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Joanna Jedrzejczyk, Rose Namajunas argue over mental health: 'You are broken already'

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Joanna Jedrzejczyk and Rose Namajunas face off Nov. 4 at UFC 217.
Esther Lin, MMA Fighting

It may seem like ancient history now, but UFC 217 will not be Rose Namajunas’ first title challenge.

Before Joanna Jedrzejczyk ever established herself as the queen of the strawweights, Namajunas vied for the division’s inaugural UFC title back in 2014 against Carla Esparza. Ultimately Namajunas fell short, losing to Esparza via third-round submission, but the experience awoke something within “Thug Rose,” and she hasn’t been the same since, embarking on the torrid 4-1 streak that propelled her into another title shot against Jedrzejczyk on Nov. 4.

Namajunas’ evolution from precocious prospect to ferocious contender has been one of the division’s most intriguing narratives to watch over recent years, and now that she is once again approaching the mountaintop, Namajunas is ready to ensure that history doesn’t repeat itself at UFC 217.

“Really what I’ve learned from that (first title) fight is I’ve just gotten better mentally,” Namajunas said Wednesday on a UFC 217 media conference call. “Like, I’ve overcome some demons in my path, and just, every day I wake up and I’m f*cking champion, so that’s just my mindset all of the time, and that’s something that — I think this fight could be a great PSA announcement for mental health awareness. I think I’m a champion for that and just overcoming a lot of demons in my past, and I’m so much stronger from it and I’m going to continue to be stronger.”

The struggles and evolution of her mental game are issues that Namajunas has spoken of with uncommon honestly over recent years. And Jedrzejczyk has noticed as well.

In the first staredown the two strawweights shared at last month’s UFC 217 pre-fight press conference, Jedrzejczyk told Namajunas that she was “mentally unstable” — and that was a point Jedrzejczyk aggressively reiterated on Wednesday’s conference call.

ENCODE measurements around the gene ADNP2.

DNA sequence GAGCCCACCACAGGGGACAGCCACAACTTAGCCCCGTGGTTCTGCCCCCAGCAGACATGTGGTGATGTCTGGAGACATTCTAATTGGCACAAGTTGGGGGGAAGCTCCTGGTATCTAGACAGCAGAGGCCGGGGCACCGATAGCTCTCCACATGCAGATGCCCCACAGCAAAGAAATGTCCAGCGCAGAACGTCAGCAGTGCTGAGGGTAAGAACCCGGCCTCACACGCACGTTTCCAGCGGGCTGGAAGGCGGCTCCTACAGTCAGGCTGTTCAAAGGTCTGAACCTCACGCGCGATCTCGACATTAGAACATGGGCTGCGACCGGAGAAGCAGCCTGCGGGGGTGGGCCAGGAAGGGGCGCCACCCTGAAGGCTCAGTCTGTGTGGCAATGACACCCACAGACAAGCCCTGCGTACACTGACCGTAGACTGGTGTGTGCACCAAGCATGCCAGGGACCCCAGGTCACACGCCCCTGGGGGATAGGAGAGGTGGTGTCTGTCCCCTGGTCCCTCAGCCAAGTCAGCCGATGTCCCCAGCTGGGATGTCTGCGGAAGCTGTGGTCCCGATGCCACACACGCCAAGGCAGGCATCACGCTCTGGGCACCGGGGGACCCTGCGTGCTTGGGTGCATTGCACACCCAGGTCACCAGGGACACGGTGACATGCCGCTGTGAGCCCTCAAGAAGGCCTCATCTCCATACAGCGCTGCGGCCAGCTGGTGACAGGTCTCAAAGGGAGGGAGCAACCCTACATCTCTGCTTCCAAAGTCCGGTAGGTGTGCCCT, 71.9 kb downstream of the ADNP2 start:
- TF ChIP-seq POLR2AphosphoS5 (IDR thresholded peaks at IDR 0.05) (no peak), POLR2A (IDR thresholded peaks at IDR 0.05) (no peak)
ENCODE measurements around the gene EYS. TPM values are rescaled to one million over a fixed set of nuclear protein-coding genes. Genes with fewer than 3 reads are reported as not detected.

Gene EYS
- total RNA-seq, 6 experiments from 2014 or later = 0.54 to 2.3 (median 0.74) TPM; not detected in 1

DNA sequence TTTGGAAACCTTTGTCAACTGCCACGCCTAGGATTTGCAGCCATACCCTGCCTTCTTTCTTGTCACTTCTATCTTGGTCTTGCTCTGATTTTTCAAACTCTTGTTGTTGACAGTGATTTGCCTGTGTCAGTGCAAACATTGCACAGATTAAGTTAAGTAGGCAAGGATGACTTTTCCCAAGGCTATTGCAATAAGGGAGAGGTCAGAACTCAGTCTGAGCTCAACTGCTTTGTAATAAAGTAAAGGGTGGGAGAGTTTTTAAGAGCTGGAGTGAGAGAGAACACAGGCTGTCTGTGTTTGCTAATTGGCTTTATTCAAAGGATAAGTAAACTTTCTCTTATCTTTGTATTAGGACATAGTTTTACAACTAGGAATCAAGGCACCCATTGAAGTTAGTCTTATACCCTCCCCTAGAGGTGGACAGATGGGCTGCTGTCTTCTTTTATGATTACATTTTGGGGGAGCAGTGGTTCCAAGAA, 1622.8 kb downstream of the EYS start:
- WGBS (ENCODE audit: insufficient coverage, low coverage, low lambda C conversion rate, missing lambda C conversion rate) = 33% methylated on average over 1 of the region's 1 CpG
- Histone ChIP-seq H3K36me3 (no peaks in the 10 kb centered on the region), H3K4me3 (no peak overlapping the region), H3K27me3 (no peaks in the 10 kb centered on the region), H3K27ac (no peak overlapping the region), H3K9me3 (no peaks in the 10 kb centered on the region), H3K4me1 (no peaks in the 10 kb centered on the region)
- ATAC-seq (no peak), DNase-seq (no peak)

“Hey, listen to yourself,” Jedrzejczyk said to Namajunas. “You didn’t even want to do media. You didn’t want to do extra media. How do you want to be a champion and deal with all of these things? You know what? You are not stronger mentally. You are mentally unstable and you are broken already, and I will break you in the fight.”

“I think there’s a lot of mental instability in this whole country,” Namajunas began to say in response. “And I think that’s a great reason to fight and a great reason to…”

“This country has been amazing,” Jedrzejczyk interjected. “This country has been amazing to me. I think you have some personal problems, and I will show you what’s your problem, OK? You’re never going to be a champion.”

That pattern kept up throughout the call, with Jedrzejczyk aggressively pursuing Namajunas at every turn.

It’s no secret by now, that sort of dynamic comes with the territory when challenging Jedrzejczyk, the undefeated champion who will tie Ronda Rousey’s women’s record for the most consecutive UFC title defenses with a win at UFC 217. However, rather than engaging Jedrzejczyk like many of the Polish star’s past opponents, Namajunas instead elected to hold back, disregarding Jedrzejczyk’s many threats and promises rather than returning fire — even with an issue as personal as mental health.

“I’m not sure if it’s maybe a cultural difference or something like that, but for me, it’s not something that’s taken lightly,” Namajunas explained. “My family has been torn apart by this. My dad died and he wasn’t in my life because he had schizophrenia, so it’s been something that my entire family has been fighting against since I can remember. So, this fight means a lot to me, and it’s not just about the belt. It’s more than that, and I just want to inspire other people to f*cking do whatever the f*ck you want to do, and do what makes you happy, and be a good person, and you can overcome anything.”

Namajunas’ unwillingness to engage Jedrzejczyk verbally has been her philosophy from the start. In last month’s press conference staredown, Namajunas stood stoically — vacant and unflinching — while Jedrzejczyk barraged her with trash talk just inches away from Namajunas’ face. And Namajunas doesn’t plan to change anything as their dance date at Madison Square Garden approaches.

“I’m not concerned about what she’s doing,” Namajunas said. “Whatever she’s saying, that’s fine. But for me, it’s all about me. It’s all about conquering my demons and that’s what is important.

“Every fight is personal, but with myself,” Namajunas added. “I just want to try to make this world a better place and somehow use my gifts of f*cking martial arts. I’m great at this sh*t. This is what I’ve been born to do. I might be crazy, but I’m dangerous too.”